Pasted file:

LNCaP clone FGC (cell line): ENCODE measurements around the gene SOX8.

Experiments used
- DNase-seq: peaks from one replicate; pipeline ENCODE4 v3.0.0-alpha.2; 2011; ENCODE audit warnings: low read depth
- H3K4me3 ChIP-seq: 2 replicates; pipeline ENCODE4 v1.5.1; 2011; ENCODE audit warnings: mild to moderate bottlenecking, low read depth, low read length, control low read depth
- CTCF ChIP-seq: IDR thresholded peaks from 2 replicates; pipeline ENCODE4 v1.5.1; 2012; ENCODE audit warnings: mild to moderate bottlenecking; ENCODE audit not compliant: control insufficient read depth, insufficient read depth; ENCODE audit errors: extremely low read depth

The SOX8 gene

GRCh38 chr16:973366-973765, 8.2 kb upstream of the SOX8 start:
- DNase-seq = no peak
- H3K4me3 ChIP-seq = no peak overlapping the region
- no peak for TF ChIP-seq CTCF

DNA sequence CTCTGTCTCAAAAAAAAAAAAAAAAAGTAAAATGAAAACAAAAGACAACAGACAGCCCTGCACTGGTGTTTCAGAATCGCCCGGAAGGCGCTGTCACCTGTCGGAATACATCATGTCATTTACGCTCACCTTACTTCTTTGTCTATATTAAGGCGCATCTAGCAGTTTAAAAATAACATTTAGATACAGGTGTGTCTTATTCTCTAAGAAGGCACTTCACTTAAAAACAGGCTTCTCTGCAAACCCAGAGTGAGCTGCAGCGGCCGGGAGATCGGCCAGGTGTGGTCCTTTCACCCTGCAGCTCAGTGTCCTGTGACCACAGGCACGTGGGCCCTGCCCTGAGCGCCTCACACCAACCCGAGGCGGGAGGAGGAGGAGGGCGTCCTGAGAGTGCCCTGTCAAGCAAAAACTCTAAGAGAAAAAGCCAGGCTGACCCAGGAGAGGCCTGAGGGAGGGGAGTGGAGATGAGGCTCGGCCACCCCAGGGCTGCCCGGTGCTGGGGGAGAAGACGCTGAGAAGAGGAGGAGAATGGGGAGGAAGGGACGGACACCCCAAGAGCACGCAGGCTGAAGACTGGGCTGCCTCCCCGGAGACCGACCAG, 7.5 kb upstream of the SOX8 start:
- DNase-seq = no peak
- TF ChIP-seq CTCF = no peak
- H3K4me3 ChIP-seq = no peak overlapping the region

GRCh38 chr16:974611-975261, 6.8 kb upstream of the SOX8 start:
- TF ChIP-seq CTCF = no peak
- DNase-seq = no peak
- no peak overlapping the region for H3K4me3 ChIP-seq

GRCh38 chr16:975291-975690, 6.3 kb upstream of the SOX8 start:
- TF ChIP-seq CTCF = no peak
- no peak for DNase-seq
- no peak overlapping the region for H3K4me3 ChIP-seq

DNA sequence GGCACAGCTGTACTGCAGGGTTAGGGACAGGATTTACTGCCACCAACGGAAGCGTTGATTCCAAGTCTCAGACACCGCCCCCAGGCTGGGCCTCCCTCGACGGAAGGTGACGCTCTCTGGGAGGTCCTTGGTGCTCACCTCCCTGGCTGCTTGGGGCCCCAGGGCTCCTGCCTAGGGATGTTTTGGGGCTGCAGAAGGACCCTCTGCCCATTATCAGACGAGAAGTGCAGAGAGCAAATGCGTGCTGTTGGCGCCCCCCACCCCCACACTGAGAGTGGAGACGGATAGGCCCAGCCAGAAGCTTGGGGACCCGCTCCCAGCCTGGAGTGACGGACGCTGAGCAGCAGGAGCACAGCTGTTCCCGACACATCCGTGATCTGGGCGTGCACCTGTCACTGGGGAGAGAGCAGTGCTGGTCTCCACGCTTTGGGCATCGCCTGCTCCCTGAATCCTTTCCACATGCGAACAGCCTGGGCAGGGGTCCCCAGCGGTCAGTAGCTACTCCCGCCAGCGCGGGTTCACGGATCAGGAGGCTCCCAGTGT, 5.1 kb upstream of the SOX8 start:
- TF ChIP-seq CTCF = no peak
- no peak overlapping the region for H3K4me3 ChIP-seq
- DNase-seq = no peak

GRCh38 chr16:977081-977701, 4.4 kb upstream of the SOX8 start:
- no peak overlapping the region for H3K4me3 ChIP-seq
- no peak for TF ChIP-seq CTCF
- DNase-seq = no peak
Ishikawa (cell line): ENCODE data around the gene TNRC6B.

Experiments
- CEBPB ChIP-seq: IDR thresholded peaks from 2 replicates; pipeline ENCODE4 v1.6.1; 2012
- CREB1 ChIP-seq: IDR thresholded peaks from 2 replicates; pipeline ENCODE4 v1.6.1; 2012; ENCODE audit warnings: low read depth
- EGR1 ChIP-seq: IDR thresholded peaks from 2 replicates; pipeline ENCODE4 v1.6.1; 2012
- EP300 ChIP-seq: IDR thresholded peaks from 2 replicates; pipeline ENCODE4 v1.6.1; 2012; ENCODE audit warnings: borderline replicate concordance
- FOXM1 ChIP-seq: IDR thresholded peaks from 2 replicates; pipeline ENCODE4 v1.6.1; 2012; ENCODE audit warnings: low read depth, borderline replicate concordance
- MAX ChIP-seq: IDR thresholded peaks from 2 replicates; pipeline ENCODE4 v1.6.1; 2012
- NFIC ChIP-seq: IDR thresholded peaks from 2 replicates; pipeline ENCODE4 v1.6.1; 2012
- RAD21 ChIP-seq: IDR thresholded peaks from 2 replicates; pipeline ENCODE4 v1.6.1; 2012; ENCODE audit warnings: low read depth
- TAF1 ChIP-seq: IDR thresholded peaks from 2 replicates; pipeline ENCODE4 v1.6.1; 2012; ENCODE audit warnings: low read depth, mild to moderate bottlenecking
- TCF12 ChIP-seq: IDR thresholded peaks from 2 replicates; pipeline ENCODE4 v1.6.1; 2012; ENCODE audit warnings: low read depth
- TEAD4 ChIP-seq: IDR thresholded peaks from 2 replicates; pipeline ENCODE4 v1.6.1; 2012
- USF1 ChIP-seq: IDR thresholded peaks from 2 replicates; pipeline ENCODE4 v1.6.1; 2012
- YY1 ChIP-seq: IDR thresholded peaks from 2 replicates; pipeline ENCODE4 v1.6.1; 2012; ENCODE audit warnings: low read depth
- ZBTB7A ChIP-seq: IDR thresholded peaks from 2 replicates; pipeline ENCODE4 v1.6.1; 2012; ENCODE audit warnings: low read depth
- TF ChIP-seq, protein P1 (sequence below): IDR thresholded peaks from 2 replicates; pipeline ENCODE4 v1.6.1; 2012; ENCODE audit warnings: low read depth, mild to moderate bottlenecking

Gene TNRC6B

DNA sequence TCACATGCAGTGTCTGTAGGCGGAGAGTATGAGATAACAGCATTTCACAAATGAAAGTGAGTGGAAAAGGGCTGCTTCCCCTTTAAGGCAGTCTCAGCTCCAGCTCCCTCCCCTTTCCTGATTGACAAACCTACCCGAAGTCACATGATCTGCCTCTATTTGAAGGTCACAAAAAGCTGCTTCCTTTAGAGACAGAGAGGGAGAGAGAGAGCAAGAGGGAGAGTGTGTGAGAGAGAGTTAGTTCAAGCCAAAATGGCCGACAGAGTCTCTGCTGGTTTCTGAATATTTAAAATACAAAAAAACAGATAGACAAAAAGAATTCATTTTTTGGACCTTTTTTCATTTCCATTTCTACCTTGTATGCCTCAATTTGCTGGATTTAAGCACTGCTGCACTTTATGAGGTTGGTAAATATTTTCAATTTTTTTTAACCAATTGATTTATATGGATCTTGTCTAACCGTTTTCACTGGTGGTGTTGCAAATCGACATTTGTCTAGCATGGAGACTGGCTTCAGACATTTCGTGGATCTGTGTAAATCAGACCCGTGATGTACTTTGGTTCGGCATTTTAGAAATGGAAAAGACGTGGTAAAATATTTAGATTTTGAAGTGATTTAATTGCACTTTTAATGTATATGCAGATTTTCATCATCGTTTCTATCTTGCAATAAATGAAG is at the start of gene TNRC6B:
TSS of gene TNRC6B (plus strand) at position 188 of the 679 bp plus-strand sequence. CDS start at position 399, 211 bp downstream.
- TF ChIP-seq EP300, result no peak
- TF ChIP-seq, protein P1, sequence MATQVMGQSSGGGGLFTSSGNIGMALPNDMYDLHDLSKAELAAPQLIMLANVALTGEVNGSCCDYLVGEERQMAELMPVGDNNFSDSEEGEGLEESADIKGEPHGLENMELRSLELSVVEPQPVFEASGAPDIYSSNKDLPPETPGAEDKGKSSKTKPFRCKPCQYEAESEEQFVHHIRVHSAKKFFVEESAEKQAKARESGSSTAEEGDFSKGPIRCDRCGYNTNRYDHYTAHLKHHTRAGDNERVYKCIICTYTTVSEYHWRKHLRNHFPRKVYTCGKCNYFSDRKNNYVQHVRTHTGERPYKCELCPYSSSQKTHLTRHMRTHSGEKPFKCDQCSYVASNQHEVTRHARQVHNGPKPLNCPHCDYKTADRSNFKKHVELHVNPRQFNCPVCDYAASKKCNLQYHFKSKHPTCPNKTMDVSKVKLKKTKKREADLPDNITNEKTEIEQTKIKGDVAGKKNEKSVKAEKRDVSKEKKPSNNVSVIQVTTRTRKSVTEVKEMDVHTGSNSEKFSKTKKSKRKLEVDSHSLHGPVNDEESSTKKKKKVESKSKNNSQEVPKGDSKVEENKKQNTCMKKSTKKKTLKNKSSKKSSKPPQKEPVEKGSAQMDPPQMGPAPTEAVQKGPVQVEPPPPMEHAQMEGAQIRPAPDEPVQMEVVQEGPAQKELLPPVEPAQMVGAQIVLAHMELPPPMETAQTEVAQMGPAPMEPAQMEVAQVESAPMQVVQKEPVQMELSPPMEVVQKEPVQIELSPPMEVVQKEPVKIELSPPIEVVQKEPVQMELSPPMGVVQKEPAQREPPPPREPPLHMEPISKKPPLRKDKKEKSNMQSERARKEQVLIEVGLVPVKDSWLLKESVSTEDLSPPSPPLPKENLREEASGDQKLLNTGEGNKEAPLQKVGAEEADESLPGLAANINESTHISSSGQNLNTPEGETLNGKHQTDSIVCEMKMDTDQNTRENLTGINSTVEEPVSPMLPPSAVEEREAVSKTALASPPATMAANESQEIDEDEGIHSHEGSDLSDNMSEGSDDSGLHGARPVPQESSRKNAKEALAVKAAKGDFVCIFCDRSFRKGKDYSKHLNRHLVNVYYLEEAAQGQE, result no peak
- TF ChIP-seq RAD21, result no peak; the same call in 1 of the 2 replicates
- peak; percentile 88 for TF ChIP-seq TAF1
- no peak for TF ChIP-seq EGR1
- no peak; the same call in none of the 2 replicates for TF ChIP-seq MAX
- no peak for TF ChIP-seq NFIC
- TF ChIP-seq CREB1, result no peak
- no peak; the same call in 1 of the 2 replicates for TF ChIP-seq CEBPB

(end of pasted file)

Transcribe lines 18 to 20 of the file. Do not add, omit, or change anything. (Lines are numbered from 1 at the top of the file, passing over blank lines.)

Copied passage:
- no peak overlapping the region for H3K4me3 ChIP-seq

GRCh38 chr16:975291-975690, 6.3 kb upstream of the SOX8 start:
- TF ChIP-seq CTCF = no peak